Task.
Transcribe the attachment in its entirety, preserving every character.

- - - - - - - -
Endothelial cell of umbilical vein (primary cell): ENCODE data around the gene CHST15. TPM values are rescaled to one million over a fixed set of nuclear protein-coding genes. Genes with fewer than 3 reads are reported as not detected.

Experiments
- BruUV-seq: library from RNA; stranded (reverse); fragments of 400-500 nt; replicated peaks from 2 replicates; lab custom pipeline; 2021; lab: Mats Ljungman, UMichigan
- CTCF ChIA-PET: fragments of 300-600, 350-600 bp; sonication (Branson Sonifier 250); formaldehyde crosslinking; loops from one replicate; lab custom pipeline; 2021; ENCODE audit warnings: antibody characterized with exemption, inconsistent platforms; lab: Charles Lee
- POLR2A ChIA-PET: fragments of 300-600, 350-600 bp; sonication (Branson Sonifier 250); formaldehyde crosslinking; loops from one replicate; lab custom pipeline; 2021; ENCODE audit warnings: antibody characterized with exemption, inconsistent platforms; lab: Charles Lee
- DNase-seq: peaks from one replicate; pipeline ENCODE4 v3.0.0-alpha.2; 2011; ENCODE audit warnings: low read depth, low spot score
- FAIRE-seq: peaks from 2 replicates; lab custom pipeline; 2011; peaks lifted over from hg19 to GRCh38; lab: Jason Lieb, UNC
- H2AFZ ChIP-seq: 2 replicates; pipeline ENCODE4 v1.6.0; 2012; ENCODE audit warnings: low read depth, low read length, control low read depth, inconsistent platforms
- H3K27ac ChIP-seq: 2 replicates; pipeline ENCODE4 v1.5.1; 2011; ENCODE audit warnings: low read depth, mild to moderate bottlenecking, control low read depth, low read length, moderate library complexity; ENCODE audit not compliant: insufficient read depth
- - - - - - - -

Endothelial cell of umbilical vein (primary cell): ENCODE data around the gene CHST15. TPM values are rescaled to one million over a fixed set of nuclear protein-coding genes. Genes with fewer than 3 reads are reported as not detected.

Experiments
- BruUV-seq: library from RNA; stranded (reverse); fragments of 400-500 nt; replicated peaks from 2 replicates; lab custom pipeline; 2021; lab: Mats Ljungman, UMichigan
- CTCF ChIA-PET: fragments of 300-600, 350-600 bp; sonication (Branson Sonifier 250); formaldehyde crosslinking; loops from one replicate; lab custom pipeline; 2021; ENCODE audit warnings: antibody characterized with exemption, inconsistent platforms; lab: Charles Lee
- POLR2A ChIA-PET: fragments of 300-600, 350-600 bp; sonication (Branson Sonifier 250); formaldehyde crosslinking; loops from one replicate; lab custom pipeline; 2021; ENCODE audit warnings: antibody characterized with exemption, inconsistent platforms; lab: Charles Lee
- DNase-seq: peaks from one replicate; pipeline ENCODE4 v3.0.0-alpha.2; 2011; ENCODE audit warnings: low read depth, low spot score
- FAIRE-seq: peaks from 2 replicates; lab custom pipeline; 2011; peaks lifted over from hg19 to GRCh38; lab: Jason Lieb, UNC
- H2AFZ ChIP-seq: 2 replicates; pipeline ENCODE4 v1.6.0; 2012; ENCODE audit warnings: low read depth, low read length, control low read depth, inconsistent platforms
- H3K27ac ChIP-seq: 2 replicates; pipeline ENCODE4 v1.5.1; 2011; ENCODE audit warnings: low read depth, mild to moderate bottlenecking, control low read depth, low read length, moderate library complexity; ENCODE audit not compliant: insufficient read depth